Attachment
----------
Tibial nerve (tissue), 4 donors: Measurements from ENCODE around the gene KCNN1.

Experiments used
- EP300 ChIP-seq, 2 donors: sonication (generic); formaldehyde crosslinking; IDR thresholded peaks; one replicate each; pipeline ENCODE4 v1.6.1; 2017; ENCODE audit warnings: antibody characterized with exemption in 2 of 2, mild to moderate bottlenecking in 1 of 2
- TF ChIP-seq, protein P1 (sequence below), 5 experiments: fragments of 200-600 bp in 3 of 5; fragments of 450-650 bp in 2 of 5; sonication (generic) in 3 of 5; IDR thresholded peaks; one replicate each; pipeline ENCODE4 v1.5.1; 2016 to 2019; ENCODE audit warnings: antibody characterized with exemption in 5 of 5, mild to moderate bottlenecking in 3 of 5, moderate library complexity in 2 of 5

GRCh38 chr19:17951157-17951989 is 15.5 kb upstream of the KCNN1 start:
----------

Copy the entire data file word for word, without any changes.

Tibial nerve (tissue), 4 donors: Measurements from ENCODE around the gene KCNN1.

Experiments used
- EP300 ChIP-seq, 2 donors: sonication (generic); formaldehyde crosslinking; IDR thresholded peaks; one replicate each; pipeline ENCODE4 v1.6.1; 2017; ENCODE audit warnings: antibody characterized with exemption in 2 of 2, mild to moderate bottlenecking in 1 of 2
- TF ChIP-seq, protein P1 (sequence below), 5 experiments: fragments of 200-600 bp in 3 of 5; fragments of 450-650 bp in 2 of 5; sonication (generic) in 3 of 5; IDR thresholded peaks; one replicate each; pipeline ENCODE4 v1.5.1; 2016 to 2019; ENCODE audit warnings: antibody characterized with exemption in 5 of 5, mild to moderate bottlenecking in 3 of 5, moderate library complexity in 2 of 5

GRCh38 chr19:17951157-17951989 is 15.5 kb upstream of the KCNN1 start: